One minor issue I’ve noticed with the lens is that its focus mechanism can be a bit noisy, although it hasn’t been a major concern for me.
In conclusion, the Olympus M.ZUIKO ED 75mm F/1.8 lens’s overall quality and performance make it a must-have for those who love taking portrait photos on a Micro Four Thirds system.
4 Things To Consider When Buying Lenses for Family Photography
Here are some essential tips on what to look for when buying the perfect camera lens for family photography. Whether you use a DSLR or mirrorless camera, these tips will apply.
First, you’ll want to decide between prime lenses and zoom lenses. Prime lenses have a fixed focal length and are usually cheaper than zoom lenses. They tend to be lighter, too, since they have fewer parts.
On the other hand, zoom lenses allow you to adjust the focal length to capture different angles without changing the lens itself.
If you’re starting out with one lens, you might find a prime lens is more practical for family photography. It all comes down to your preference and budget.
The camera lens’s focal lengths determines how much of the scene will be captured in the photo. If you’re looking for close-up shots, higher focal lengths is best; if you want wider images with more background included, lower focal lengths should do the trick.
The aperture affects how much light enters through the camera lens and how shallow or deep your depth of field is.
When shooting portraits, it’s best to opt for an aperture with a wide range (1.8-2.8) so that you can control how much of your subject is in focus while also allowing enough light into your camera sensor for a good exposure level.
Bokeh is one of those special effects that add an aesthetic quality to your photos by blurring out any background elements behind (or in front) your subject(s).
To achieve this effect, look for camera lenses that offer a wide maximum aperture range, such as f/2 or wider. Don’t forget to also consider the size of your camera bag and whether the lens will fit comfortably inside.
In conclusion, choosing the best portrait lenses for family photography can be challenging, but it’s essential to consider the lens’s focal length, aperture, and bokeh effect. Ultimately, prime lenses with a wide aperture, such as f/1.8, are ideal for family photography with DSLR or mirrorless cameras.
FAQs Best Lens for Family Portraits
Q: What is the best focal length for family photography?
A: The classic focal lengths range for portrait photography is generally between 35mm and 85mm. However, using a 35mm focal length for portraits may cause distortion, especially when shooting up close.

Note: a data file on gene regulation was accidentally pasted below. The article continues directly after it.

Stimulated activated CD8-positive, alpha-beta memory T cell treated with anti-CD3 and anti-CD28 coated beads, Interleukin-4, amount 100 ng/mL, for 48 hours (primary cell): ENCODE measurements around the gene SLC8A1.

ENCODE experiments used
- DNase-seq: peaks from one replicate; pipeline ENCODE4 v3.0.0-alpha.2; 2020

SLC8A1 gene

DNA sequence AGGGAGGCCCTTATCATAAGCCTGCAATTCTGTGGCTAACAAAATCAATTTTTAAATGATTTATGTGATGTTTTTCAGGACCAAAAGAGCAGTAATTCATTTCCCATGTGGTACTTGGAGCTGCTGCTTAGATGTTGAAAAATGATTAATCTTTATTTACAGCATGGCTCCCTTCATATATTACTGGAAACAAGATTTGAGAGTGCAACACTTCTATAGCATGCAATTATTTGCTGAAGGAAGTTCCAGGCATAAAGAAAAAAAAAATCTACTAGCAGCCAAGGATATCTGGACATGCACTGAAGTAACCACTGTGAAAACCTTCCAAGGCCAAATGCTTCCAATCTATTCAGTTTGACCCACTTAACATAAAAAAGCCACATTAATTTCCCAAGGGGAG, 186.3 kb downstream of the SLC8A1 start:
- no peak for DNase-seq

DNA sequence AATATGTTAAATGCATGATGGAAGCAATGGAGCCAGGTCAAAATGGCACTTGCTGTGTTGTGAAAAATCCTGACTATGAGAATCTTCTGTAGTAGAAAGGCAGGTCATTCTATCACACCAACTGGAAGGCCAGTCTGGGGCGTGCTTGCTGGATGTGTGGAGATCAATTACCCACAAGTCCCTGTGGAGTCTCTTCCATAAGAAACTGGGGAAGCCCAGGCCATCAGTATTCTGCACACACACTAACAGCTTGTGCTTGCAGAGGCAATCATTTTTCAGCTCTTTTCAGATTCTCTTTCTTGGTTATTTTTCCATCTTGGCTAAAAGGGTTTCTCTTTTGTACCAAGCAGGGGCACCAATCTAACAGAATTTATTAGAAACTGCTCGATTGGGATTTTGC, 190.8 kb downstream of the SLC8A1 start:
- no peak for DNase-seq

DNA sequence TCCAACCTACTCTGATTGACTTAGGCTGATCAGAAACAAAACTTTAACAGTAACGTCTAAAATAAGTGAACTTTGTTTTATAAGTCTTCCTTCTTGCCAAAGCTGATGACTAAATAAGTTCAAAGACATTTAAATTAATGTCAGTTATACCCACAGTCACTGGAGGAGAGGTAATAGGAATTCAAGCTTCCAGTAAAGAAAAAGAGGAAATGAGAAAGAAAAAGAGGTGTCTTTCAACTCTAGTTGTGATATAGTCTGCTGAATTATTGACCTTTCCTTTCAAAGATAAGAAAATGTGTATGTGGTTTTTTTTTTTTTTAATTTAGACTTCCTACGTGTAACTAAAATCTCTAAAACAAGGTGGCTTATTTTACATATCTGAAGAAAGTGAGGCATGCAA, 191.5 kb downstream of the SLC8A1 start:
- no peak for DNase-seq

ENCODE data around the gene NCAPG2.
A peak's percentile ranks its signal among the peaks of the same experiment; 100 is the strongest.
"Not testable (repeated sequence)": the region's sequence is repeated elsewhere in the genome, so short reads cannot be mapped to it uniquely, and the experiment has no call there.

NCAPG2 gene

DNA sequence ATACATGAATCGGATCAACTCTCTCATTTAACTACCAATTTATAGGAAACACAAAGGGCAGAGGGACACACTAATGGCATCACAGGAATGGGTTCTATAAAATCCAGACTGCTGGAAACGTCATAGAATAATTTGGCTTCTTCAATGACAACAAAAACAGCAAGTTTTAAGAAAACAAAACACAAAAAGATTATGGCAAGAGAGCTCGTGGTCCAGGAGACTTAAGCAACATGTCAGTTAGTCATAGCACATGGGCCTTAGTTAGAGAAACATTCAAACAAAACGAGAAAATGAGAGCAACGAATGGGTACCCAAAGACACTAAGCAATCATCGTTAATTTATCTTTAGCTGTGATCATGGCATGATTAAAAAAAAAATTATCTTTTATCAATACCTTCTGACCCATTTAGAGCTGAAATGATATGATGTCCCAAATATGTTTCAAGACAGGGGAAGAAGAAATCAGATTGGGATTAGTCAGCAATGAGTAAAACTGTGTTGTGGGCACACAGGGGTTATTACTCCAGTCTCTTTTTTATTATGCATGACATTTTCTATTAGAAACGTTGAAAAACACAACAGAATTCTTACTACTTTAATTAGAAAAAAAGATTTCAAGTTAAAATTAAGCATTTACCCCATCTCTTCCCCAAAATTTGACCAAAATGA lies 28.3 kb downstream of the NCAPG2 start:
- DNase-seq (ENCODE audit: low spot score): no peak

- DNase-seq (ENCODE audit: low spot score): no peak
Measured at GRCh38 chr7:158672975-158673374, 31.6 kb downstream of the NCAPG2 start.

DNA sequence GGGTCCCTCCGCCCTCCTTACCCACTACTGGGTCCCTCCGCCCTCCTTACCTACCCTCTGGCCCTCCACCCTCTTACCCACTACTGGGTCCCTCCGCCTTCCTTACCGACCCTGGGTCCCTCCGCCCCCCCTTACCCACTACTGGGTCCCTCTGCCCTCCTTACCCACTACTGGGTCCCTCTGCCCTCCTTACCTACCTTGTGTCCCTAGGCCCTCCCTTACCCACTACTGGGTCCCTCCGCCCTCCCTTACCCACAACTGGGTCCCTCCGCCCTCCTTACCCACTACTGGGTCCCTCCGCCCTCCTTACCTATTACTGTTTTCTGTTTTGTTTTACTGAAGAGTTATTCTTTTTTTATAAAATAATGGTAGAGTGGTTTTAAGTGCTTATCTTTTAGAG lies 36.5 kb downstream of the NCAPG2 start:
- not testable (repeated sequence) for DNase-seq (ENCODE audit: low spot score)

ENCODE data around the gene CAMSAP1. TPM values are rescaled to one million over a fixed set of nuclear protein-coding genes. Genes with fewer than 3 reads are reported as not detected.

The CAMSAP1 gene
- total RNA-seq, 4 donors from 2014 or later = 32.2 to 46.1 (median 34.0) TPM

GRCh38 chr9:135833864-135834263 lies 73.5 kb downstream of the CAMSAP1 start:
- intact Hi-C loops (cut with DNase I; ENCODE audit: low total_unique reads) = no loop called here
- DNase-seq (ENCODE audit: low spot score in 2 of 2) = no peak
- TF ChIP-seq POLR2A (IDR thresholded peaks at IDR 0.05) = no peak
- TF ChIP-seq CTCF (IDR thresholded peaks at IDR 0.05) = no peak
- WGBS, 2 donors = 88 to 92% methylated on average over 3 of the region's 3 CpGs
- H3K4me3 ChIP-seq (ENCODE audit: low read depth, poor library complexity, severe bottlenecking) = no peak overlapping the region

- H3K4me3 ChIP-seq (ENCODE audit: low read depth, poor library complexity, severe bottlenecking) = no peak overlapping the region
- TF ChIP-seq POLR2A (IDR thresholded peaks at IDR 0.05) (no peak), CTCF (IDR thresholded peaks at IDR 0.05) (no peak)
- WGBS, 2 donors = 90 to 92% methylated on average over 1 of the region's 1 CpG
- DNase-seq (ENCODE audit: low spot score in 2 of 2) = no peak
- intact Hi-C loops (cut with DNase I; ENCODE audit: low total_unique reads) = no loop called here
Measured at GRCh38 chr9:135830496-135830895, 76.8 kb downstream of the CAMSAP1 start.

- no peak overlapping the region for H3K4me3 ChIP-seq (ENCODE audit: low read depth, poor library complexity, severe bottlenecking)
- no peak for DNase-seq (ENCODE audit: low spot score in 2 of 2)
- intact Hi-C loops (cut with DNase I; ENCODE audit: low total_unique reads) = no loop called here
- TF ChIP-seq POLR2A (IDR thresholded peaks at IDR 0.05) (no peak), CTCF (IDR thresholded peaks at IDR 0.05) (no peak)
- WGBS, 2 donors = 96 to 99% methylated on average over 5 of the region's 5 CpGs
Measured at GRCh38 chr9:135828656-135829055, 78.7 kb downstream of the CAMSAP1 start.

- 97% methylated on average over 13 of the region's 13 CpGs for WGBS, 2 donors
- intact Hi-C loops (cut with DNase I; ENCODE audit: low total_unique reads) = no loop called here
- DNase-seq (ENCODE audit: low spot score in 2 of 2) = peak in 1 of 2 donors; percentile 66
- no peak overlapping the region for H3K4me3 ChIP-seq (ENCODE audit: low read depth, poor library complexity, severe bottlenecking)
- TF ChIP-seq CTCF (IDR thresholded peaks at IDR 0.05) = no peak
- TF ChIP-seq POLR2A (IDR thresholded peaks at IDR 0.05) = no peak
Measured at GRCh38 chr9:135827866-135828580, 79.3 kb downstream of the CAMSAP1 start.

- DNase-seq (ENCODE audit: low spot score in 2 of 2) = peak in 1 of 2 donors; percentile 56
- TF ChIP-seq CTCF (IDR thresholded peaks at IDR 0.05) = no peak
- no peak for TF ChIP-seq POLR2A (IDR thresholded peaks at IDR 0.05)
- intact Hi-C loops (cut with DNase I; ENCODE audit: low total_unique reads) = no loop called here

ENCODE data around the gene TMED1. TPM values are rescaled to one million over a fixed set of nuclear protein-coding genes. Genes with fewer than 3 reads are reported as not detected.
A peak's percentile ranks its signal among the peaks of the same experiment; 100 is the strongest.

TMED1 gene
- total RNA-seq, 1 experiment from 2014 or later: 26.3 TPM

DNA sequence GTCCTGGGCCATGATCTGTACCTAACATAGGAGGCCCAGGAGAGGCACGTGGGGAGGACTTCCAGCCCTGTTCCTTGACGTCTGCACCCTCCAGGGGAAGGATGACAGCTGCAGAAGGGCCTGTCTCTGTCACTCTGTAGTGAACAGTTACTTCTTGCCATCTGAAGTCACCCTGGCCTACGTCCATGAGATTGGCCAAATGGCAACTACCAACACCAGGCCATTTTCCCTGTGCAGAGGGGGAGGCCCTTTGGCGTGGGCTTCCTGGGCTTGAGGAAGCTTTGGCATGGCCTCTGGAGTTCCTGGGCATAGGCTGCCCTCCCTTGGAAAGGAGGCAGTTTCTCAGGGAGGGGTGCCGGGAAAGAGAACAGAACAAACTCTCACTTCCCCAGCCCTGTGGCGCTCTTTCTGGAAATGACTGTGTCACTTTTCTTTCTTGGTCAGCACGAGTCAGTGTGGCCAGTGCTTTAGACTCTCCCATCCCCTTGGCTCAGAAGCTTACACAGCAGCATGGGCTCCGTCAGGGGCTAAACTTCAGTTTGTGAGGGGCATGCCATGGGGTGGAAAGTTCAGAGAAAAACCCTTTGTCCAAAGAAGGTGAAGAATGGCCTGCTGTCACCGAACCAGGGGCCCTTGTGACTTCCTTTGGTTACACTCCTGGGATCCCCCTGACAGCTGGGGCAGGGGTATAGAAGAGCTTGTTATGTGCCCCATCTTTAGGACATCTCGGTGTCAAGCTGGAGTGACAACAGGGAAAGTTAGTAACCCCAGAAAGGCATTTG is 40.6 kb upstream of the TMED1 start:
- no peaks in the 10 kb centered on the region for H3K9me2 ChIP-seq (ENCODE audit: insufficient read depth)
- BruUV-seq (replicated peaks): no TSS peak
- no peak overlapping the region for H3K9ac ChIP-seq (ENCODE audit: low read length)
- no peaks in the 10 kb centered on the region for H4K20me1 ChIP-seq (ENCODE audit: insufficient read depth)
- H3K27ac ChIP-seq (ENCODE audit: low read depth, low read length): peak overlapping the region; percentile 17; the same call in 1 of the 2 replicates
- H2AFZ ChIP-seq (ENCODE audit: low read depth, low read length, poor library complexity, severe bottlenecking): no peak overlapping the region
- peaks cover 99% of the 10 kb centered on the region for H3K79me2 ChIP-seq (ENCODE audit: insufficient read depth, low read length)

A 50mm or 85mm lens is a great choice for beginners as it can help to create a relaxed conversational distance with their subjects if the photographer doesn’t move too far away from the model. Try a shoot with just one lens – either 50mm or 85mm but see how it forces you to think more creatively.
For photographers looking to experiment with different styles, wider or longer focal lengths like 24mm or 200mm can also be used. However, these require more practice and expertise to use effectively.
Q: Why do portrait photographers love 85mm camera lenses?
A: The 85mm lens strikes a balance between achieving background blur and avoiding distortion of the subject’s face and body, which can occur with wider or longer focal lengths.
A lens with a slightly longer focal length can cause a flattening effect on the subject’s face, where the ears and nose appear to be on the same level. However, the 85mm lens avoids this effect, making it a sweet spot for portrait photography.
Additionally, communication with the model remains comfortable due to the lens’s moderate focal lengths.
Q: Should I use prime lenses or zoom lenses for family photography?
A: Using fixed focal length prime lenses can be advantageous as they tend to be sharper and offer better image quality, as well as more background blur compared to zoom lenses.
Additionally, using prime lenses often requires moving around to explore different perspectives, which can result in more creative and dynamic compositions.
Ultimately, choosing prime lenses with a wide aperture such as f1.8 is ideal for family photography with DSLR or mirrorless cameras.
Q: What are kit lenses and can it be used for family portraits?
A: kit lenses are the basic lenses that usually comes in a package purchase with a camera body. kit lenses are versatile, and can be used for many types of photography, including family portraits. Most kit lenses typically have an 18-55mm focal length range.
Conclusion – Best Lens for Family Portraits
So, those are our top 14 best lenses for family photography. Canon’s EF 85mm F/1.8 USM is the best of the bunch and is excellent for anyone just getting started in portraiture.
However, if you’re looking for something more versatile, any of the other 13 options on this list would be great. Just remember to consider your camera bag’s size and the lens’s dimensions before making your final decision.